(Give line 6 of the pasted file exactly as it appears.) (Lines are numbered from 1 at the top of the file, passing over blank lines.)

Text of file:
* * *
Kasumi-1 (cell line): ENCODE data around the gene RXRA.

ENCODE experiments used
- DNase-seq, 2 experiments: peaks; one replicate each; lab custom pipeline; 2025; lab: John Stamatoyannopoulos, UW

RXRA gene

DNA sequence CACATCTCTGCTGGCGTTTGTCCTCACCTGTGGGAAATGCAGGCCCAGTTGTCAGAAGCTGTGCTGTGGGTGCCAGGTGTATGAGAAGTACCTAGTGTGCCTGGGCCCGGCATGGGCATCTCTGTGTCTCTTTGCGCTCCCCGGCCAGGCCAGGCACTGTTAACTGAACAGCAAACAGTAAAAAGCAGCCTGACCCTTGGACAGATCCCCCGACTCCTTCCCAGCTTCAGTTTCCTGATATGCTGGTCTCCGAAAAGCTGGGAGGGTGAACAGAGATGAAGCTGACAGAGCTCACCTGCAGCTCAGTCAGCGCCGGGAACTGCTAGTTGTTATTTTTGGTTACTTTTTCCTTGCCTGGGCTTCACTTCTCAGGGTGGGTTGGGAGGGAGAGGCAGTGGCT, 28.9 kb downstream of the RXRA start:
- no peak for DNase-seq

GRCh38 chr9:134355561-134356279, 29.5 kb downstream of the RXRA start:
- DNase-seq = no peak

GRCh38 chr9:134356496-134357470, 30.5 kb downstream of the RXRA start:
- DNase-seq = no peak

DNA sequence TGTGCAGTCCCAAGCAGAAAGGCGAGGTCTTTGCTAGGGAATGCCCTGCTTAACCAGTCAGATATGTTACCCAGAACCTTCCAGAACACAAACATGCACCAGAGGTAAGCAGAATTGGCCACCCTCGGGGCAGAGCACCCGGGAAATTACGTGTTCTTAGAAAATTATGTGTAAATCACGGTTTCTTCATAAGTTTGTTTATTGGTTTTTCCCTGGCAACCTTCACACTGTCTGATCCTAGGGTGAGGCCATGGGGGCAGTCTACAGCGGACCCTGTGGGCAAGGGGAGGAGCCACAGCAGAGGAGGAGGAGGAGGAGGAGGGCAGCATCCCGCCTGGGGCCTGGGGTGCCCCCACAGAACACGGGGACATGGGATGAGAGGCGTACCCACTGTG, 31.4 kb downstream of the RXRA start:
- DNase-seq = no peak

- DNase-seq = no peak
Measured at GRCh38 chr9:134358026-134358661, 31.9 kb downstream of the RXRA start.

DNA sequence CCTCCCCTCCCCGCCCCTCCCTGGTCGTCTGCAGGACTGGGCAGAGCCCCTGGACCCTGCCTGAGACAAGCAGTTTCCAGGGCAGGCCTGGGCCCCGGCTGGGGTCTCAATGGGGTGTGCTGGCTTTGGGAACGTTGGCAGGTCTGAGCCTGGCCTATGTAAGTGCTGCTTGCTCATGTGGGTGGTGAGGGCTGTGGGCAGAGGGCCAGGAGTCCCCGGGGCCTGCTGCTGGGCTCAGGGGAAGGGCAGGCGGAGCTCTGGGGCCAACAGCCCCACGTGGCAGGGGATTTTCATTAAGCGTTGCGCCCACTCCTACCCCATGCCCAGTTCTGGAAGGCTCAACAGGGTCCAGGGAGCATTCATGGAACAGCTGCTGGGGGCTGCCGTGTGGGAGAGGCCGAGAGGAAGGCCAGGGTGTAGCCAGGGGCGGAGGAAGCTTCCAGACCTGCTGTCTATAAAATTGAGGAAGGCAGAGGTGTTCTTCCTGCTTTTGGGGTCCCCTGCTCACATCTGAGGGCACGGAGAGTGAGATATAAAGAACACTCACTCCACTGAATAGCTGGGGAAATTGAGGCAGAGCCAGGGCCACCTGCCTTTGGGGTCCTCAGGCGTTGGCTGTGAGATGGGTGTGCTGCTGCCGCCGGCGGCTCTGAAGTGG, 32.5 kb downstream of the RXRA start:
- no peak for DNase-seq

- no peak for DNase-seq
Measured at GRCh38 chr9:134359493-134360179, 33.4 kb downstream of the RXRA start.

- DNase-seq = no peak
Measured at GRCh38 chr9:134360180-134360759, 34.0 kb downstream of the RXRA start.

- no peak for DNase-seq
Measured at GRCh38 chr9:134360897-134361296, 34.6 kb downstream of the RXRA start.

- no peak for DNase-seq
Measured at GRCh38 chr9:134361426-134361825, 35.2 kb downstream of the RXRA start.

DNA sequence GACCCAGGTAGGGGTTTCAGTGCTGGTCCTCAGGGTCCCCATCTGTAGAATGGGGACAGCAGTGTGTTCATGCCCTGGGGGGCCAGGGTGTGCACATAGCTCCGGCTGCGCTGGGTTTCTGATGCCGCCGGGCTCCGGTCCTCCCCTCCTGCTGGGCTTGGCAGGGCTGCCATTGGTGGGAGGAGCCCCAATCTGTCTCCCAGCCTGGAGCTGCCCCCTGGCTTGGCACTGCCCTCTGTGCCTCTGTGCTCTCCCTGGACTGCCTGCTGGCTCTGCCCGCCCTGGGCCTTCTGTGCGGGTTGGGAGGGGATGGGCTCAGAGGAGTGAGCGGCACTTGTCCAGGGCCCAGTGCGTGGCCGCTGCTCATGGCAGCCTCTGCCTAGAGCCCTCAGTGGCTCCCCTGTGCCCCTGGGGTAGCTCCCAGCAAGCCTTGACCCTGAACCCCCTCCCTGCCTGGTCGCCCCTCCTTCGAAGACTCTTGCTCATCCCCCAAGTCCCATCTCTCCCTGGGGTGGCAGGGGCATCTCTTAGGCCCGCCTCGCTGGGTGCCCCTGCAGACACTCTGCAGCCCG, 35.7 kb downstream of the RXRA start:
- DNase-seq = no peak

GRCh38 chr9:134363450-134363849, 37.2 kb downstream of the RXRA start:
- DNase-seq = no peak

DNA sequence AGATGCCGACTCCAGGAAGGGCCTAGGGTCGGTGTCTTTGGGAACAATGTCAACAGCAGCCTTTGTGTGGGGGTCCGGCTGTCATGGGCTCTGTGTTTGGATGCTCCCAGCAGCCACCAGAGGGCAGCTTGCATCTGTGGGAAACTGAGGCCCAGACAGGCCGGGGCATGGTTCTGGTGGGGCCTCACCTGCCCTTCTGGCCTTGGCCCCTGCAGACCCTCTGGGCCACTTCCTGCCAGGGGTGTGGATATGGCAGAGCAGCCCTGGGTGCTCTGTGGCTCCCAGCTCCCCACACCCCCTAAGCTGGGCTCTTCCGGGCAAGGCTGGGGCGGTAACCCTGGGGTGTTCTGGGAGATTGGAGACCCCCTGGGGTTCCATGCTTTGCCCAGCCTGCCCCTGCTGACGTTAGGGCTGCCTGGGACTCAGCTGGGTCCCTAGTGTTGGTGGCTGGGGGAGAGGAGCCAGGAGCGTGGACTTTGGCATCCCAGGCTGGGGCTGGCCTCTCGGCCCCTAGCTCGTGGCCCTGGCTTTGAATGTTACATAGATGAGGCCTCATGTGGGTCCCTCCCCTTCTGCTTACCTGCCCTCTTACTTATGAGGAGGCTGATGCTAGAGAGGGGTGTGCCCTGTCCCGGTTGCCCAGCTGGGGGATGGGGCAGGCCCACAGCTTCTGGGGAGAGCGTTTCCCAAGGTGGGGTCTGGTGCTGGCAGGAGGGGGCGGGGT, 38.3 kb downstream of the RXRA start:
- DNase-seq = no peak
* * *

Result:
- no peak for DNase-seq